In the second half of Chapter 2 Guy treats various offshoots of the St Davids Recension. All are less familiar and less well understood than the Harleian Genealogies. Much the most interesting are the genealogies attached to the Vita S. Cadoci, a Life of St Cadog of Llancarfan in south Wales, dated roughly 1100 and attributed to Lifris. Guy provides an masterly analysis of these. The immediate ancestry of the saint, from the royal lines of Glywysing and Brycheiniog, appears to have been established doctrine, but by using the St Davids Recension the genealogist was able to extend the saint’s various lineages far back in time. Importantly, Guy demonstrates that the extant St Cadog Genealogies can hardly be the work of Lifris, since there is a discrepancy between the Life and the genealogies: the attachment of Cadog’s mother to the line of Meurig ab Enynni pushes Meurig eight generations earlier than Cadog, whereas in the Vita S. Cadoci (§25) he actually meets the saint. Whoever attached Cadog’s mother to Meurig’s line in this clumsy fashion ignored or missed Meurig’s appearance in the Life.
It is worth noting that, without this join, the genealogies still make Cadog and Meurig descend from a common ancestor, Anna, and if we count down from her, we find that Meurig is one generation older than Cadog, which fits extraordinarily well with the account in the Life, where Meurig marries Cadog’s aunt. Some at least of the genealogical structure may therefore be as old as Lifris’s time if not older. The meeting of St Cadog and Meurig ab Enynni was an incident of importance for Llancarfan since, as Guy notes, Meurig became king at the word of the saint, and that advertised the dependency of Meurig’s descendents, the rulers of south-east Wales, on the authority of the saint’s church. It is often the case in Wales that the earliest documents emerge in the decades around 1100 out a vacuum of earlier evidence, and yet on close inspection they show signs of a complex gestation.
Other 12th-century texts that drew on Llancarfan’s genealogical expertise include Geoffrey of Monmouth, the Book of Llandaf, the Cornish Vita S. Petroci and the Breton Vita S. Gurthierni, all of which are discussed in some depth. A web of circumstantial evidence links the genealogical activity at Llancarfan to the hagiographer Caradog of Llancarfan. Cumulatively Guy’s case that Caradog was involved is convincing, but it must be admitted that none of it is quite proof. Indeed, proof has always been elusive for scholars trying to trace the activities of Caradog beyond the two saints’ Lives that he wrote and Geoffrey of Monmouth’s tantalizing mention of him. What is not lacking, however, is suggestions for things that Caradog might have done, such as authoring part or most of the Book of Llandaf or several of the saints’ Lives of south-east Wales. Guy had now added yet another plausible hypothesis to this list. Caradog was not, however, the only scholar at Llancarfan. Leaving aside Lifris, Guy has convincingly proposed another: Iuthael ab Aeddan, a Welshman who provided genealogical information to the author of the Breton Vita S. Gurthierni in the 1120s or 1130s. The identification of Iuthael with a son of Aidan presbiter Cadoci, who twice witnessed charters alongside Lifris of Llancarfan (p. 90), helps to solidify the line of transmission between Llancarfan and the abbey of Quimperlé where the Life originated. I would add that Iuthael was not only responsible for the genealogy of St Gurthiern but also for supplying details of the saint’s life, for that is how I would understand the phrase Incipit vero conversatio sancti Gurthierni secundum traditionem ejusdem; ejusdem can hardly refer to Gurthiern, who did not tell his own story, nor should it mean ‘about the same person’, i.e. Gurthiern himself, for that would be tautological.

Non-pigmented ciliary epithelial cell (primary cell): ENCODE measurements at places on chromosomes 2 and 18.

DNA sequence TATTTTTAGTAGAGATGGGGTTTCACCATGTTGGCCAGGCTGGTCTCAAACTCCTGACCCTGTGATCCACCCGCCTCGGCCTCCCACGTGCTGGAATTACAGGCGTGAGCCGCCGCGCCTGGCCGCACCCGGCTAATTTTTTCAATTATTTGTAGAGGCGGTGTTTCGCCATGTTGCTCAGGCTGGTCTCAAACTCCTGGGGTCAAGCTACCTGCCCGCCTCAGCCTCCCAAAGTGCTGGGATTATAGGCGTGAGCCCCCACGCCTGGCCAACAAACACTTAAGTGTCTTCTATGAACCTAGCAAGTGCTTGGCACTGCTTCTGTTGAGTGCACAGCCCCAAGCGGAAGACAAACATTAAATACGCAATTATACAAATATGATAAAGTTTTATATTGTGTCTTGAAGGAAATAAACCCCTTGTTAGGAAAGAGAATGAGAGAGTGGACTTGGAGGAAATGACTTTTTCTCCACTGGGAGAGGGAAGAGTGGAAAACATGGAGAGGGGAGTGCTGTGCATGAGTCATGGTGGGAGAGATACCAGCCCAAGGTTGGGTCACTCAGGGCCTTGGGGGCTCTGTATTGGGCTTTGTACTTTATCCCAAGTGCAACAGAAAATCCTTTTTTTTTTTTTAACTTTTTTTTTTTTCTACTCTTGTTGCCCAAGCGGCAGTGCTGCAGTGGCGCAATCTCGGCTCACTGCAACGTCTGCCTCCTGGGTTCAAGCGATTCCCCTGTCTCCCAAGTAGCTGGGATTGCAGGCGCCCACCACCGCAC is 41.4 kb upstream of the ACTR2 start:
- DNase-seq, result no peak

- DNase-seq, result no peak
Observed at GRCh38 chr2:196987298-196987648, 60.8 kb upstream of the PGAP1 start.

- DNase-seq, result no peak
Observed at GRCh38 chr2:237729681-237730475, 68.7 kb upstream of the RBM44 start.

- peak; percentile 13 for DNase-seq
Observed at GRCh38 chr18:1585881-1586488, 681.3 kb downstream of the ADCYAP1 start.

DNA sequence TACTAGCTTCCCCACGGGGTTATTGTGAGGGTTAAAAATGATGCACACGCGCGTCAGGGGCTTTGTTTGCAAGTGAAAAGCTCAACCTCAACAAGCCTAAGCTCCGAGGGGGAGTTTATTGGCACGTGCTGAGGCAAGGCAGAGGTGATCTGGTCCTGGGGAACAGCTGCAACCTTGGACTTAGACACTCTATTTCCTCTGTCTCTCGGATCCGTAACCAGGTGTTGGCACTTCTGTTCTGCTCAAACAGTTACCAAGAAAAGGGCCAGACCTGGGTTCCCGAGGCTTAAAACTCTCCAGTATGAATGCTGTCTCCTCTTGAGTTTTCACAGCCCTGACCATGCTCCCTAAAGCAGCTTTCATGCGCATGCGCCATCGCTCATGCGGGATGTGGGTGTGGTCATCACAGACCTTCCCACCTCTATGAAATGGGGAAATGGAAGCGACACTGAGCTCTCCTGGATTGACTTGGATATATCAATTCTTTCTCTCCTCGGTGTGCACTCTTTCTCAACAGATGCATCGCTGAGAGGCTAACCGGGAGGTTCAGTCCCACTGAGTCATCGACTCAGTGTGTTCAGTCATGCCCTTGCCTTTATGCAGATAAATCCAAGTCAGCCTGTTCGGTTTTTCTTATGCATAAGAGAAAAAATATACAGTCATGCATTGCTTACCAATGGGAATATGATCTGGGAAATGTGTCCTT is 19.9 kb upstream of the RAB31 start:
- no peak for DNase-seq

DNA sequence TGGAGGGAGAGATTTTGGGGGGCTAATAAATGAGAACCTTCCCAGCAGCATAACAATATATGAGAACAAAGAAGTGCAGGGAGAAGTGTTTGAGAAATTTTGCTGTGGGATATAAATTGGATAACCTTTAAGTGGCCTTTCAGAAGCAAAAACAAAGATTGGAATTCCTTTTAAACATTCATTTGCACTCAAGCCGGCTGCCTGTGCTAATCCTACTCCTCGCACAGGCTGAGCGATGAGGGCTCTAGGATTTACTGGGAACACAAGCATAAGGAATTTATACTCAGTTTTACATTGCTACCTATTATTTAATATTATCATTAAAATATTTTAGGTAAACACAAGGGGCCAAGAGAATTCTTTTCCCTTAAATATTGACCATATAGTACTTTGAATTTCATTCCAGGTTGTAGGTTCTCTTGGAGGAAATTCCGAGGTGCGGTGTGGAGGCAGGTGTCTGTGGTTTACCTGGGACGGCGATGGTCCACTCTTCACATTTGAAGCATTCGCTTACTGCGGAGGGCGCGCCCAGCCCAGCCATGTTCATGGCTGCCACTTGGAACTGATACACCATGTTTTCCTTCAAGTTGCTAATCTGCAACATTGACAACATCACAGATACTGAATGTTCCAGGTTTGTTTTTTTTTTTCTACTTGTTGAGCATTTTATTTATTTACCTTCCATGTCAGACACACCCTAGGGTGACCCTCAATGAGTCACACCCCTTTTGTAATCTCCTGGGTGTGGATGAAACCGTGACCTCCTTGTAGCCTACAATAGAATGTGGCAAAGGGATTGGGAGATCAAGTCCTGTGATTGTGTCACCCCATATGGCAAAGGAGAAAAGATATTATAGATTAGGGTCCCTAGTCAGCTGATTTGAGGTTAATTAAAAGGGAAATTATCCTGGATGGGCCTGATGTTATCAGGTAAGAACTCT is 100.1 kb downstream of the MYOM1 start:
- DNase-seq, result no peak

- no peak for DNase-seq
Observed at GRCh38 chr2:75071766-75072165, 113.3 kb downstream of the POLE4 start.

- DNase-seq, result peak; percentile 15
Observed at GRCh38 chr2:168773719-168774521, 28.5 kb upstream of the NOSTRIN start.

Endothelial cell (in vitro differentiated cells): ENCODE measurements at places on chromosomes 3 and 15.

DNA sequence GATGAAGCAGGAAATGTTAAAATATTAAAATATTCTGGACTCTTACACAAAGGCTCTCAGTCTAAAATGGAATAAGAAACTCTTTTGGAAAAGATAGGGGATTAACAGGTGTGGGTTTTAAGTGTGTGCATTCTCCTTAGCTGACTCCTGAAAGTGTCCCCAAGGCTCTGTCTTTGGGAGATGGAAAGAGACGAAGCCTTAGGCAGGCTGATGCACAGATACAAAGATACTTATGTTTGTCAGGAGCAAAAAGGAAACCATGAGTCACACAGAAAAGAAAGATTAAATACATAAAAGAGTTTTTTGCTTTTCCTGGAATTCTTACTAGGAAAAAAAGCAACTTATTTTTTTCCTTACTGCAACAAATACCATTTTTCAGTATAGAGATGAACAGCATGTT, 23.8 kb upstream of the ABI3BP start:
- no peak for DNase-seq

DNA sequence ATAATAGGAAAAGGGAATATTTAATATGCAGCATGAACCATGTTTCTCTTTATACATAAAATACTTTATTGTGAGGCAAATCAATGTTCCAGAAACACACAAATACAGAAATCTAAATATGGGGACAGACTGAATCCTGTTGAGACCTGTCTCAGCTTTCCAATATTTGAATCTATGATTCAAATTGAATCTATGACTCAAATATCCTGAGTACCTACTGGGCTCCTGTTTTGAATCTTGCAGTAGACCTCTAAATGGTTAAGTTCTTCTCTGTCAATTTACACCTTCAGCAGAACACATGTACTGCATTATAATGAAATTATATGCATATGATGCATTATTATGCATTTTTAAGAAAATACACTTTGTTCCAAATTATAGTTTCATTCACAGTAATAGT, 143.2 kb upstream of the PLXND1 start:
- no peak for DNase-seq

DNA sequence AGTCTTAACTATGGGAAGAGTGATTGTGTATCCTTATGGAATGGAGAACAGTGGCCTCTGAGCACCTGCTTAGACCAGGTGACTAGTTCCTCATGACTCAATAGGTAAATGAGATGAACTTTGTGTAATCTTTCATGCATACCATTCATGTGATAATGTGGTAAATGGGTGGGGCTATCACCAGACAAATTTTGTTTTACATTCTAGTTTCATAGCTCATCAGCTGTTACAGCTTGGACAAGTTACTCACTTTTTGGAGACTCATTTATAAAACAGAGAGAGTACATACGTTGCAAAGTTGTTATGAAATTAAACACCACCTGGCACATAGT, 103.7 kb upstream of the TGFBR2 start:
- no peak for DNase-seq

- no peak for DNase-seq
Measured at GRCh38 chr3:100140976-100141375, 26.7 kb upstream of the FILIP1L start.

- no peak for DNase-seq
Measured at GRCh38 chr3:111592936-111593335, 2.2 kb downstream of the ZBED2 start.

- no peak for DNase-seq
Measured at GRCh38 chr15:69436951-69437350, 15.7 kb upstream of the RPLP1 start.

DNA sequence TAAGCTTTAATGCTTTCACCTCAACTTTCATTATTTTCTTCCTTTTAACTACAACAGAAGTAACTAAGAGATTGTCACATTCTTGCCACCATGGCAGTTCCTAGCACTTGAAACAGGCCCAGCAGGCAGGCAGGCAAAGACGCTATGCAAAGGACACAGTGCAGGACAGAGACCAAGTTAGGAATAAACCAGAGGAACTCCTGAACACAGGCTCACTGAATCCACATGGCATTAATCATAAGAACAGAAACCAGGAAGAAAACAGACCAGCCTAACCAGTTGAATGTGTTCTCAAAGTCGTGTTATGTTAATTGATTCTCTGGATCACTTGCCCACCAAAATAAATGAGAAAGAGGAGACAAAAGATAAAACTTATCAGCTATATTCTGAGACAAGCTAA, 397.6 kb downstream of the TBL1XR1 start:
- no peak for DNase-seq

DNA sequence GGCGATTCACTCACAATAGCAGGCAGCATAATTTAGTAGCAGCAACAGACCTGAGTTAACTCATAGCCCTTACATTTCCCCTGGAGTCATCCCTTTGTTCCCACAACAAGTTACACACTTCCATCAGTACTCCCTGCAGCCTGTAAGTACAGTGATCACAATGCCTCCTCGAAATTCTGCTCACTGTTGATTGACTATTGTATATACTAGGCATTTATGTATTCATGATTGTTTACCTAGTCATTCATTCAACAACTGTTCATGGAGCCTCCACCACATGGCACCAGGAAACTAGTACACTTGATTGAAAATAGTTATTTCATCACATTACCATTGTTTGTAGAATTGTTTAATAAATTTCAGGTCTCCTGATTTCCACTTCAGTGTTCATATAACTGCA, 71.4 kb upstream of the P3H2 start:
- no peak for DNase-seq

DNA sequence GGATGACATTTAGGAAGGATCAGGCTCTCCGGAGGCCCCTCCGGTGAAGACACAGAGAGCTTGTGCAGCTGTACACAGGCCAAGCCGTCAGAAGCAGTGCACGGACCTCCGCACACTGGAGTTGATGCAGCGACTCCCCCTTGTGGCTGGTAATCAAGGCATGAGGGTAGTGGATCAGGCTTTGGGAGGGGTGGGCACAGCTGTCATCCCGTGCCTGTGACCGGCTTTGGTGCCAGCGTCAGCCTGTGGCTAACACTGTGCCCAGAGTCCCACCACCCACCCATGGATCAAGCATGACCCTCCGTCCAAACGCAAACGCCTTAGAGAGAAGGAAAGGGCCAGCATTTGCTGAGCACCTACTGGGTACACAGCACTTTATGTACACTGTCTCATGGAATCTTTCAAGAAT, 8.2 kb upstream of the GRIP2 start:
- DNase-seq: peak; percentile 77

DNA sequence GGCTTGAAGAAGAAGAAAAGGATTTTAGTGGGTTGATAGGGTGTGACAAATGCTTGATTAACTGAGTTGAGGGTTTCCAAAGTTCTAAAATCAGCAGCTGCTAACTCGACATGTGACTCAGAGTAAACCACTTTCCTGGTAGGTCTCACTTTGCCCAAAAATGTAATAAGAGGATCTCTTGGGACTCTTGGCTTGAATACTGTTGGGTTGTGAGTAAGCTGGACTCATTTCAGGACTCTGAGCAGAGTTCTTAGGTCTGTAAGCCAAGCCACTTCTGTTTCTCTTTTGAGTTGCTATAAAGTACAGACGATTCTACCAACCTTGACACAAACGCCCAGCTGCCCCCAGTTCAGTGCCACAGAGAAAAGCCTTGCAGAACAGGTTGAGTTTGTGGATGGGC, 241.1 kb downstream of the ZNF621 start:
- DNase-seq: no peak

Few aspects of medieval Welsh legend are more tantalizing than the tangle surrounding the Roman emperors Constantine (d. 337) and Magnus Maximus (d. 388), Eudaf Hen, Cynan and the founding of Brittany. Pieces of the puzzle are scattered not just through the Harleian and St Cadog Genealogies but also in the tracts that are the subject of Chapters 3 and 4. The problem looks as though it should be resolvable but the missing links in the chain of fabrication are just a little bit too extensive. Guy has attacked this from various angles in other places and the bibliography promises yet another forthcoming essay on the problem, to which we look forward. The very important move by which Maximianus (who derives from the historical Magnus Maximus) was made the son of Constantine surely arose from reading Historia Brittonum where the two occur next to one another in the list of emperors who ruled in Britain (ignoring confused doublets). The Llancarfan genealogist had already absorbed the idea that the Roman emperors formed a patriline from the St Davids Recension, so nothing could be simpler than to assume that Maximianus was Constantine’s son. We know that the genealogist had Historia Brittonum in front of him because he appropriated its account of Maximianus’ founding of Brittany. Guy is probably right, therefore, in thinking that the joining of these two unrelated emperors occurred at Llancarfan in the 12th century, but it remains slightly troubling that a more distant link between Maxen Wledig and Constantine is already present in Harleian Genealogies, §2, and that the Llywelyn ab Iorwerth Genealogies (see below) give Maxen a son called Custennin.